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RI NOW at Occupy State House

December 14, 2011

Written by RI NOW Activist Shandi Hanna:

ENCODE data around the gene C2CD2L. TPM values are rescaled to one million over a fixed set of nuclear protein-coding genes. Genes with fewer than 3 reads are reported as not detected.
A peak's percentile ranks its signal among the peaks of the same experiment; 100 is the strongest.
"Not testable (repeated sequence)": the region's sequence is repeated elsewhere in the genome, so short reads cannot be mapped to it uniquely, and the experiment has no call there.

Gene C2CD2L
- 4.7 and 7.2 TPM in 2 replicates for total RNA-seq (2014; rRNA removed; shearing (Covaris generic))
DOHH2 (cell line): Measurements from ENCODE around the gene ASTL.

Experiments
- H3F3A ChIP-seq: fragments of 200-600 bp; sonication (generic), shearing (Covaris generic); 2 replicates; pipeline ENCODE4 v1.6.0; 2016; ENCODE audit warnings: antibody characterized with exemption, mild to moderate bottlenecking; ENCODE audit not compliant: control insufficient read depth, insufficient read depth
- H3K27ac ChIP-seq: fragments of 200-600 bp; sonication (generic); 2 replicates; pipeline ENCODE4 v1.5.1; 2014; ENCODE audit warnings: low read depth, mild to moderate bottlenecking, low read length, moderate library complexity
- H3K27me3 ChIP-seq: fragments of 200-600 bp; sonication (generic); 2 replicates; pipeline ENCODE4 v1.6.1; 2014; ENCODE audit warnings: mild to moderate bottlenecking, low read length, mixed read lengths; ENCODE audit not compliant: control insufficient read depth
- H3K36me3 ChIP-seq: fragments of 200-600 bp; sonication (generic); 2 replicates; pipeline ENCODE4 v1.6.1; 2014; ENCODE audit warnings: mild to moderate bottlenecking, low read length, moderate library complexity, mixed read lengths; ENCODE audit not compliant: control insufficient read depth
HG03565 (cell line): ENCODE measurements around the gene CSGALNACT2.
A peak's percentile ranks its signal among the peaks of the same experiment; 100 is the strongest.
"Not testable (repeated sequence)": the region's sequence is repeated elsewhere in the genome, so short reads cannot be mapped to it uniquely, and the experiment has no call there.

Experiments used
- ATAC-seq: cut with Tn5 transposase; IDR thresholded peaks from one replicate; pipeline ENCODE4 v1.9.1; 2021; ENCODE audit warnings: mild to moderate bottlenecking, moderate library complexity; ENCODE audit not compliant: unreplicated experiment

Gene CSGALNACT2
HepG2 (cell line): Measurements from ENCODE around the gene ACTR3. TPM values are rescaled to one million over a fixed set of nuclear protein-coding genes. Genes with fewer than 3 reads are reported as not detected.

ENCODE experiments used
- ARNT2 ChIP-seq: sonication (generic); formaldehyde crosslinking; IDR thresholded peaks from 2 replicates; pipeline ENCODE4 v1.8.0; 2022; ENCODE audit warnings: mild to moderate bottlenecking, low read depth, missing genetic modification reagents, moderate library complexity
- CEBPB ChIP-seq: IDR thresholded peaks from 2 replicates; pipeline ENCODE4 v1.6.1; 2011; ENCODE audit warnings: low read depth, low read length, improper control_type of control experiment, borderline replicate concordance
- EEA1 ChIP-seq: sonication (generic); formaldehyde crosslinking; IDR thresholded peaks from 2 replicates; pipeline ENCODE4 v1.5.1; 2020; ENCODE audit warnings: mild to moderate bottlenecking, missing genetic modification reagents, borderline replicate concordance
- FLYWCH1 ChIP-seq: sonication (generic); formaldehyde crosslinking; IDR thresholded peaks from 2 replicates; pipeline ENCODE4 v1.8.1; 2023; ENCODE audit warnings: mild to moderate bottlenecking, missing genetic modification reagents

On December 10, 2011 nearly 200 people gathered in Burnside Park in Providence to be a part of a rally and march that aimed to bring awareness to the issues of homelessness and affordable housing in RI.  These protestors were a variety of men, women and children, some struggling with these issues themselves.  The event was coordinated by Occupy Providence, the RI Coalition for the Homeless, and Direct Action for Rights and Equality, but was also supported and advertised by a number of other agencies, including RI National Organization for Women and many others.  I attended the rally as an active member of RI NOW and as a young woman who is personally inspired and energized by the Occupy movement and the potential it has for making change.  The rally began at Burnside Park, which has been “Occupied” for nearly 2 months by the 24 hour a day protesters that make up Occupy Providence.  After some guidance from Occupy organizers, the march began and took us through the streets of downtown Providence.  While we marched people waved signs bearing messages such as “Housing is a Human Right” and “Stop Foreclosures and Evictions”, and chanted rhymes such as “Money for homes and education, not for banks and corporations”.  The march concluded with the participants gathering on the State House steps, where we listened to speeches from homeless advocates as well as individuals who were or currently are homeless.  The rally at the State House was followed by discussion groups among the protestors and rally organizers, a pot luck dinner, and the setting up of tents to camp out on the State House lawn.